American Idol, The Sing-Off, The Voice — there's no shortage of over-the-top, glitzy, ratings-driven music competitions on TV. And now Aretha Franklin is getting in on the singing contest circuit, but she's turning her searchlight on the world of classical music. That's right — the Queen of Soul is searching for the next great opera singer.
South Korea's president delivered this message yesterday to North Korea: It will respond strongly to any provocations under North Korea's new leader, Kim Jong-un. However, in a televised speech, Lee Myung-bak also promised that North-South relations could improve if Pyongyang halts its nuclear weapons program.
Reporter Doualy Xaykaothao recently hit the streets of Seoul, to find out what South Koreans think of the power shift in the north. And for many the answer is simple: They don't care.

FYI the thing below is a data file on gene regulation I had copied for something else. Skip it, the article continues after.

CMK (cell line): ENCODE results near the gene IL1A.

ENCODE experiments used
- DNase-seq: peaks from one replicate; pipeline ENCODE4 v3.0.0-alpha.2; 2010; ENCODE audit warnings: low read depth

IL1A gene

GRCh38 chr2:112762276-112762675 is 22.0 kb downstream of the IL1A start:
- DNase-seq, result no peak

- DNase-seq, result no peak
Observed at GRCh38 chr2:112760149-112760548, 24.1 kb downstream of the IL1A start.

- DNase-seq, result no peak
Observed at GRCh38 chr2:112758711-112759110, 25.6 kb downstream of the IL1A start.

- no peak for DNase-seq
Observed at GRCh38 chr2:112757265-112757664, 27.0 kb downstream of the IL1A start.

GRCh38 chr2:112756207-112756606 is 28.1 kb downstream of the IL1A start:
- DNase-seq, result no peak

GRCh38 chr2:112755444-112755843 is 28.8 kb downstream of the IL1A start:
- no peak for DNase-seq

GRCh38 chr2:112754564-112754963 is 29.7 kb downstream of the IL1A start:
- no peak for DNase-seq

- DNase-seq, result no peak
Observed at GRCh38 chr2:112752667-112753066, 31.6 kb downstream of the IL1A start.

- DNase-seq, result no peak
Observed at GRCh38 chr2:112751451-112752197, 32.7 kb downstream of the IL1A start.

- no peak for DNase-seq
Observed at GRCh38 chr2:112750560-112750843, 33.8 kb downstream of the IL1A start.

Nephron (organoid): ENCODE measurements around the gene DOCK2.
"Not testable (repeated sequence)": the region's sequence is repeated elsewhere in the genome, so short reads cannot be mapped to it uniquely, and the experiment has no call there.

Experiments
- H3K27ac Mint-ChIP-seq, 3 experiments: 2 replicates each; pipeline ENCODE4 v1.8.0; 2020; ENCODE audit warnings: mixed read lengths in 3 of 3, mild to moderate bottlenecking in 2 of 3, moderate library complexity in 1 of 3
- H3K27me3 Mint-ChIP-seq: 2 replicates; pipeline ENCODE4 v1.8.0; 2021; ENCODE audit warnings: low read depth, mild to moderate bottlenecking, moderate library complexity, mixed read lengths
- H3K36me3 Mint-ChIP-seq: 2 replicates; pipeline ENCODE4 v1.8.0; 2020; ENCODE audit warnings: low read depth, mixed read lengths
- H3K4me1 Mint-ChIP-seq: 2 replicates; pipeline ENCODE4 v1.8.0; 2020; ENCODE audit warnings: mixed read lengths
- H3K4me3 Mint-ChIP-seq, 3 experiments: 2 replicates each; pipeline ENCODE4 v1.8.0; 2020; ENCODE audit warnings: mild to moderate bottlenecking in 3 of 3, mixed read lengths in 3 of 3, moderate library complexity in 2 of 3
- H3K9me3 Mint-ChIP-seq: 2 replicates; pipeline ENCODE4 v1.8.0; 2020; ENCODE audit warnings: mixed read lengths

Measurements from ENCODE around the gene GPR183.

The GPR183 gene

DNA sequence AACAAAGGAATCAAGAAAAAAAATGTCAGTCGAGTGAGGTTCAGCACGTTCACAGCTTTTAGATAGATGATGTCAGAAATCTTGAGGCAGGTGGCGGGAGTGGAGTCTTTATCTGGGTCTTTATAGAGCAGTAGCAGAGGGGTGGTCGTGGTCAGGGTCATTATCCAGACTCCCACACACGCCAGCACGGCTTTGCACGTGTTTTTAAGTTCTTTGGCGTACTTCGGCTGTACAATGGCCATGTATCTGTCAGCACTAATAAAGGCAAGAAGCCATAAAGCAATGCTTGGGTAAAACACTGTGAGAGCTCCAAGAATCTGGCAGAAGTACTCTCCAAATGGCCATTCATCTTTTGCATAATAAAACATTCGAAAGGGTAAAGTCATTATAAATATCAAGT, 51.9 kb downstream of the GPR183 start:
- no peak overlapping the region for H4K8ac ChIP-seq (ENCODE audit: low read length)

Robert Siegel talks with Sidney Milkis, author of Theodore Roosevelt, the Progressive Party, and the Transformation of American Democracy, about the U.S. presidential election of 1912 — when there was a viable third party on the ballot: the Bull Moose Party.
The late Bob Anderson helped to choreograph some of Hollywood's greatest sword fights — and even appeared on-screen himself as Darth Vader in the original Star Wars trilogy. Melissa Block talks about the sword master who died on Sunday. He was 89.
There's a lot of debate these days about the cost of medical care and the risks. Is a drug for breast cancer patients worth the $100,000 price tag if it only adds a few months to a woman's life? Or should men routinely get blood tests for prostate cancer when the exam could cause more suffering than it prevents?
Well, today, a major medical group issued new ethical guidelines on whether doctors should consider cost when deciding how to treat patients. As NPR's Rob Stein reports, the group takes a provocative position.